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Synthesis Workshop

Renewable energy transitions

A comparative assessment of the Hindu Kush Himalaya, Andes, and Alps

Venue

Zoom

Date & Time

07 April 2021 to 09 April 2021

Contact

Chi Huyen Truong

Organizers: Jointly sponsored by ICIMOD’s Himalayan University Consortium and the Mountain Research Initiative (MRI), and coordinated by the University of Arizona’s Udall Center for Studies in Public Policy

 

Background

The impacts of climate change in mountain regions are accentuated by elevation-dependent warming and precipitation variability higher than in other regions, coupled with greater dependence of mountain communities on local sources of energy and other resources. Energy systems are central to climate change both as drivers and responses. The development and use of energy resources, particularly fossil fuels, are the principal causes of global warming. At the same time, climate-change impacts across a range of social and ecological systems require mitigation and adaptation in which less carbon-intensive energy uses play a central role. Especially in mountain regions, energy-use alternatives can be constrained due to inadequate infrastructure, remoteness, and reliance on traditional forms of energy that may be difficult to diversify.

This workshop, jointly sponsored by ICIMOD’s Himalayan University Consortium and the Mountain Research Initiative (MRI), and coordinated by the University of Arizona’s Udall Center for Studies in Public Policy, is a community-led activity bringing together experts including young professionals to connect and synthesize existing data, information, publications, and/or other forms of knowledge to provide new insights on the state of mountains and renewable energy transitions in a global context.

 

Objectives

This virtual workshop aims to synthesize current understanding and address future challenges related to energy transitions in mountain regions with an emphasis on renewable energy in the context of climate change in the Hindu Kush Himalaya, Andes, and Alps.

Forty workshop participants from all three regions, half of them women, will address current challenges in mountain regions related to climate change impacts on energy systems with an emphasis on renewables and transitions towards carbon neutrality as well as to present and discuss adaptation solutions by mountain communities and economic sectors.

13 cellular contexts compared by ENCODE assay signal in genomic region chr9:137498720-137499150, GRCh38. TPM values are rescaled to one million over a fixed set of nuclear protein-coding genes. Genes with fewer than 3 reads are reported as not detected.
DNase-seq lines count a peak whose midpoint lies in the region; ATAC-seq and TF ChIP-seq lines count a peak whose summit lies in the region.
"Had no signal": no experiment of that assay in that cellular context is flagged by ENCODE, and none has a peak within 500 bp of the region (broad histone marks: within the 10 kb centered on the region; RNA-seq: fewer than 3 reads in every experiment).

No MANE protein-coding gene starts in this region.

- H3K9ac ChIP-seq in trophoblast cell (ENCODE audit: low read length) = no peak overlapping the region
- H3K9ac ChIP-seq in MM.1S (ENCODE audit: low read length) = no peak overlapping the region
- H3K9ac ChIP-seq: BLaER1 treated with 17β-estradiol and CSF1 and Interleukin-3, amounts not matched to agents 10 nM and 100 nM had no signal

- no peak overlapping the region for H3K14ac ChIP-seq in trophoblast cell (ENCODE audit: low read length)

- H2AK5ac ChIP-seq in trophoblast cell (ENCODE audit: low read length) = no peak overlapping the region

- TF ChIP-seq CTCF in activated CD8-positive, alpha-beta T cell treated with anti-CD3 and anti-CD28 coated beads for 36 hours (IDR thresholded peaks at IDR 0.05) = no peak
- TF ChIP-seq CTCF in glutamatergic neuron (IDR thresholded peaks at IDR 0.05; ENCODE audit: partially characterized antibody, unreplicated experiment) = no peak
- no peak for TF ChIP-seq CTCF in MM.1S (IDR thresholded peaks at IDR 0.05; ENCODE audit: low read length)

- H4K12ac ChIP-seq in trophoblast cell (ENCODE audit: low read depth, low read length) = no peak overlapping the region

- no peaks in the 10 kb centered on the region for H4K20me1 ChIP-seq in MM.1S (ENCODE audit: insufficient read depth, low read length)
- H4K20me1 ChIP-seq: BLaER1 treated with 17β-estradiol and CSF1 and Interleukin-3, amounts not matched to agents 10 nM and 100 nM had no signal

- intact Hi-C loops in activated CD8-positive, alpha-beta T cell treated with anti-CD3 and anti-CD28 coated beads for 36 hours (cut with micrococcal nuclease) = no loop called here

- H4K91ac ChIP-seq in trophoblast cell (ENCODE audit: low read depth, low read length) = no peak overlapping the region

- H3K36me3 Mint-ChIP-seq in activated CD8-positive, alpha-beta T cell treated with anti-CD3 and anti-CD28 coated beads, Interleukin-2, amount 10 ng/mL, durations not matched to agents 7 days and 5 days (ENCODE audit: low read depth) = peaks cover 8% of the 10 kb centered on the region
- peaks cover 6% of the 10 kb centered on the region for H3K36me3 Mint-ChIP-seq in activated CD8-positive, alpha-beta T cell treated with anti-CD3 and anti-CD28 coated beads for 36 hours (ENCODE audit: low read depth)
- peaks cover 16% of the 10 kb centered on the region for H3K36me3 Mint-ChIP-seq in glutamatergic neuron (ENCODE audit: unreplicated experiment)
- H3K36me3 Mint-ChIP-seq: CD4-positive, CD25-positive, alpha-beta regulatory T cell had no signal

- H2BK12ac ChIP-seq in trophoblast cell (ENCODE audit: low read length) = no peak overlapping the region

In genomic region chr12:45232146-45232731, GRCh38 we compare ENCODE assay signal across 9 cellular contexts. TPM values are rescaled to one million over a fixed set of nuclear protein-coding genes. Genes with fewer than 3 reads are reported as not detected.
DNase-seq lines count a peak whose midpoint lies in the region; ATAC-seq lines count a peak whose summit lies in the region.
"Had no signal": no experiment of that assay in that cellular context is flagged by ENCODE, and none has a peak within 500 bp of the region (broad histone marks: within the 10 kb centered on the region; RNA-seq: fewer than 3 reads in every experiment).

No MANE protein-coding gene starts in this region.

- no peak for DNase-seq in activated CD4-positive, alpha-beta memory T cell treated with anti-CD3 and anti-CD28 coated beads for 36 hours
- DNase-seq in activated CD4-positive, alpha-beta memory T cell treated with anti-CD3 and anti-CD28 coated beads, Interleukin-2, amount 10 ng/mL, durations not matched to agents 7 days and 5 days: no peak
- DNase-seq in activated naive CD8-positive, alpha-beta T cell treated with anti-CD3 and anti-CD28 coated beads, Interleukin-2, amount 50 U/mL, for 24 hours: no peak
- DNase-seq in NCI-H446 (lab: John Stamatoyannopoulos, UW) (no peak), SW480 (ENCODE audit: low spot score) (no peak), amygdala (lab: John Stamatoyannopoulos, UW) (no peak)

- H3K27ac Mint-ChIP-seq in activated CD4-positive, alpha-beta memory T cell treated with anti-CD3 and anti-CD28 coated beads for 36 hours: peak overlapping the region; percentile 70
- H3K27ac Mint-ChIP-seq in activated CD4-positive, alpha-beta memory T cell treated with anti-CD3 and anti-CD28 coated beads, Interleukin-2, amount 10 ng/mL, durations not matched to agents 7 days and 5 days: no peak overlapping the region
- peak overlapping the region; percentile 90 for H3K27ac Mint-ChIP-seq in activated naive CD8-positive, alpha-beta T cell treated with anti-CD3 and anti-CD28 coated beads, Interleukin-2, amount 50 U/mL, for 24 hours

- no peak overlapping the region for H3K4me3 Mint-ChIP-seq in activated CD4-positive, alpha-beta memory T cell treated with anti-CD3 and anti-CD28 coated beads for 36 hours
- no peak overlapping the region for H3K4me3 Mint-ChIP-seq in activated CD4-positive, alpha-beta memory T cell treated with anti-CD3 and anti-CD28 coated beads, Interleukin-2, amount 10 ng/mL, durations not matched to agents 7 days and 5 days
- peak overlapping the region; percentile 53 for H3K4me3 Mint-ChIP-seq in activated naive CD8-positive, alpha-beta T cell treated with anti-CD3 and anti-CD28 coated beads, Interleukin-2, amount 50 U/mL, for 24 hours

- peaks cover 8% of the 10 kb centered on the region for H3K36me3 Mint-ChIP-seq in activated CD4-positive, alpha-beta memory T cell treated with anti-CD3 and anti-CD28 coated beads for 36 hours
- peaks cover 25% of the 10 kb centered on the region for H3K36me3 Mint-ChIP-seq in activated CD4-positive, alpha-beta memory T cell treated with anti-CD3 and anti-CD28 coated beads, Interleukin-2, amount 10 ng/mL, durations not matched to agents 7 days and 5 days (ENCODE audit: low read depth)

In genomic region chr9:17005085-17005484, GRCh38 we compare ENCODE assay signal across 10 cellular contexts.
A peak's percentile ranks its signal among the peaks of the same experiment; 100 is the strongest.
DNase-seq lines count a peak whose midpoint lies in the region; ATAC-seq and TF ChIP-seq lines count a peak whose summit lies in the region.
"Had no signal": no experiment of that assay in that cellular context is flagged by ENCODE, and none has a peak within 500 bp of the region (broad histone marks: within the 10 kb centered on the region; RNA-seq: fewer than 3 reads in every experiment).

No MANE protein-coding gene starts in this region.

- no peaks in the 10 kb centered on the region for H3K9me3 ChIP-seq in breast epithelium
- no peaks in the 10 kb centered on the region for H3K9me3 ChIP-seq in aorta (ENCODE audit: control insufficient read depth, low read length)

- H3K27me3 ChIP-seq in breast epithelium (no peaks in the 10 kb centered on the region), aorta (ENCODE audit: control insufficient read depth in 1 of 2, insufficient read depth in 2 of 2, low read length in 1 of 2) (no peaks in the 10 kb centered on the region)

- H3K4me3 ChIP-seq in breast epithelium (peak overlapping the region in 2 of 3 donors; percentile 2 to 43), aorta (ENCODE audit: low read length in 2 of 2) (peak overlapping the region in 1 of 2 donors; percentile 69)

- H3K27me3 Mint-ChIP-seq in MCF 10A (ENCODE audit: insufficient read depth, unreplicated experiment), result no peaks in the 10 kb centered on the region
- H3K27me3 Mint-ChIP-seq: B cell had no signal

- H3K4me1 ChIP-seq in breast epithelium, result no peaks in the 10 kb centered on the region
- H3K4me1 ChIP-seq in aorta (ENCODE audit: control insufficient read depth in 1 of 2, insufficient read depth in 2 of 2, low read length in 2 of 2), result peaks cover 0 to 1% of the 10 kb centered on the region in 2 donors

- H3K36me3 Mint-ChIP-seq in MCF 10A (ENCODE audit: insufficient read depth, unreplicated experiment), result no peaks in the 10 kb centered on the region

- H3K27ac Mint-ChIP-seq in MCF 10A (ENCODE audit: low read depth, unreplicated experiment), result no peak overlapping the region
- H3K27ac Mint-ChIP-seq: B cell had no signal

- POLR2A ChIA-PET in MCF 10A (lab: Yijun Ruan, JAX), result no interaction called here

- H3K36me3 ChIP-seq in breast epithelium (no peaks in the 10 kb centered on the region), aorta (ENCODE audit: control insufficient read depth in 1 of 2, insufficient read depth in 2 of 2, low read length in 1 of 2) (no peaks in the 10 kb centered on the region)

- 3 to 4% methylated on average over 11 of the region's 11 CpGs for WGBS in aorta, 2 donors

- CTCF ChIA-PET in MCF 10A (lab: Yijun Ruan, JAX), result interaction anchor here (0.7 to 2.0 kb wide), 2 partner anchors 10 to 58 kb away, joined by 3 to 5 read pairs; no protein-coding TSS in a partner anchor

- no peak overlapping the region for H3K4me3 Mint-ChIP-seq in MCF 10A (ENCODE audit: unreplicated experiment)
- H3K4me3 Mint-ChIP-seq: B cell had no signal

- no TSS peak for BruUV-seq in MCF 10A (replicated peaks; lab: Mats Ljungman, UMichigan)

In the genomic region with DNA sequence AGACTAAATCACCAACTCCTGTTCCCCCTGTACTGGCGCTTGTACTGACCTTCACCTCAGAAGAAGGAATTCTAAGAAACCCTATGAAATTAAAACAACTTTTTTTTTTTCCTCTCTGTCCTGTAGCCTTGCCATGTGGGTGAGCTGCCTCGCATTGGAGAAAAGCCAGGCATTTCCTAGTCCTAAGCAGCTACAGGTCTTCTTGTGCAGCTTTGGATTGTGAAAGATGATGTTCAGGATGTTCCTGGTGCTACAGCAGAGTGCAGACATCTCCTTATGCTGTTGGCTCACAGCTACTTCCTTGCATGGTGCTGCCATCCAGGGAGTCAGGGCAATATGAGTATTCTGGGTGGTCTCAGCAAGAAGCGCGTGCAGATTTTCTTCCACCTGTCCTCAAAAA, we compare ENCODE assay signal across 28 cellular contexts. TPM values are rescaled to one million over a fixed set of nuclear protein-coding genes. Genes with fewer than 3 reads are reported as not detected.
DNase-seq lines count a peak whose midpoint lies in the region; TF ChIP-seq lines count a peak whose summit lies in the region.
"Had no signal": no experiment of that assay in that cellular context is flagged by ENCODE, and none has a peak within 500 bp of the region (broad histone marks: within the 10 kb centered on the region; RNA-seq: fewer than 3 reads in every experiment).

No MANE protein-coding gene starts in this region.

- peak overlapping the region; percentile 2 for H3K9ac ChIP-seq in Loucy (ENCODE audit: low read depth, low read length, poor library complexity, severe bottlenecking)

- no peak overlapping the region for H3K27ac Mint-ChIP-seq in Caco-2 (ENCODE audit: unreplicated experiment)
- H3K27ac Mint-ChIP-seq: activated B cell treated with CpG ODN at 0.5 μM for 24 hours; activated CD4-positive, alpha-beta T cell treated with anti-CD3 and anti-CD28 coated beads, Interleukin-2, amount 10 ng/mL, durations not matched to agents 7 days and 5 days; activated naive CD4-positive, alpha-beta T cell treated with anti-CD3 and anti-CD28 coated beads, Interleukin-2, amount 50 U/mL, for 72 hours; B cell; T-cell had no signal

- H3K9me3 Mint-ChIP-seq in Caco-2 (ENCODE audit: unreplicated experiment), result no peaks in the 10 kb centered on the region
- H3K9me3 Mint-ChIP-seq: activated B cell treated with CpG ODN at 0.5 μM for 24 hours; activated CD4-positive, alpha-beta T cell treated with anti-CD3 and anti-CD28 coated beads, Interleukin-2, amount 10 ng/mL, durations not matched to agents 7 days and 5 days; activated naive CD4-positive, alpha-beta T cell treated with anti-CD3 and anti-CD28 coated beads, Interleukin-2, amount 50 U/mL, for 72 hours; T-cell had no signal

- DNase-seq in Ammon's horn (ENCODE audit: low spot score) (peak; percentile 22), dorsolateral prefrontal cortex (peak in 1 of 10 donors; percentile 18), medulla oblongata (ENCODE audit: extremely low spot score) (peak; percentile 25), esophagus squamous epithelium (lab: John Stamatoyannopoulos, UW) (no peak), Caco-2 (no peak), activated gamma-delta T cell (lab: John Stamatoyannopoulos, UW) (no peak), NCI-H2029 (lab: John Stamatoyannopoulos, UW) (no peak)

Agenda

Time: 19:45–22:15 (NPT), 16:00–18:30 (CEST), 07:00–09:30 (U.S. MST)

Time(NPT) Time(CEST) Time(MST) Topic Speakers/Facilitators
19:45-19:55 16:00-16:10 7:00-7:10 Welcome remarks Pema Gyamtsho, ICIMOD

Carolina Adler, Mountain Research Initiative (MRI)

19:55-20:15 16:10-16:30 7:10-7:30 Workshop overview, participants and regions represented Christopher Scott, University of Arizona
20:15-20:30 16:30-16:45 7:30-7:45 Mountain regions and global headwaters Daniel Viviroli, University of Zurich
20:30-20:45 16:45-17:00 7:45-8:00 Discussion and Q&A Moderator:  Padmendra Shrestha, University of Arizona
20:45-21:00 17:00-17:15 8:00-8:15 The role of hydropower in Switzerland’s energy strategy Daniel Viviroli, University of Zurich
21:00-21:15 17:15-17:30 8:15-8:30 Discussion and Q&A Moderator:  Padmendra Shrestha, University of Arizona
21:15-21:30 17:30-17:45 8:30-8:45 Break  
21:30-21:45 17:45-18:00 8:45-9:00 Energy ecosystem for the transition towards a low carbon society in HKH region: Opportunities and Partnerships Biraj Singh Thapa, Kathmandu University
21:45-21:55 18:00-18:10 9:00-9:10 Discussion and Q&A Moderator: Sebastián Riera Yankeliovich, Universidad Nacional de Cuyo
21:55-22:10 18:10-18:25 9:10-9:25 Breakout group discussion, synthesis  
22:10-22:15 18:25-18:30 9:25-9:30 Announcements for Day 2
22:15 18.30 9:30 Adjourn

Time(NPT) Time(CEST) Time(MST) Topic Speakers/Facilitators
19:45-20:00 16:00-16:15 7:00-7:15 Energy transition in the Mendoza, Argentina Andes: Regional insights Sebastián Riera Yankeliovich, Universidad Nacional de Cuyo
20:00-20:15 16:15-16:30 7:15-7:30 Discussion and Q&A Fabian Drenkhan, Imperial College London
20:15-20:30 16:30-16:45 7:30-7:45 Governance of complex trade-offs between mitigation and adaptation in the Swiss Alps Elke Kellner, Swiss Federal Institute for Forest, Snow and Landscape Research WSL
20:30-20:45 16:45-17:00 7:45-8:00 Discussion and Q&A Moderator:  Sarala Khaling, ATREE
20:45-21:00 17:00-17:15 8:00-8:15 The journey to renewable Energy: Narratives from Bhutan and HKH Medha Bisht, South Asian University
21:00-21:15 17:15-17:30 8:15-8:30 Discussion and Q&A Moderator:  Elke Kellner, Swiss Federal Institute for Forest, Snow and Landscape Research WSL
21:15-21:30 17:30-17:45 8:30-8:45 Break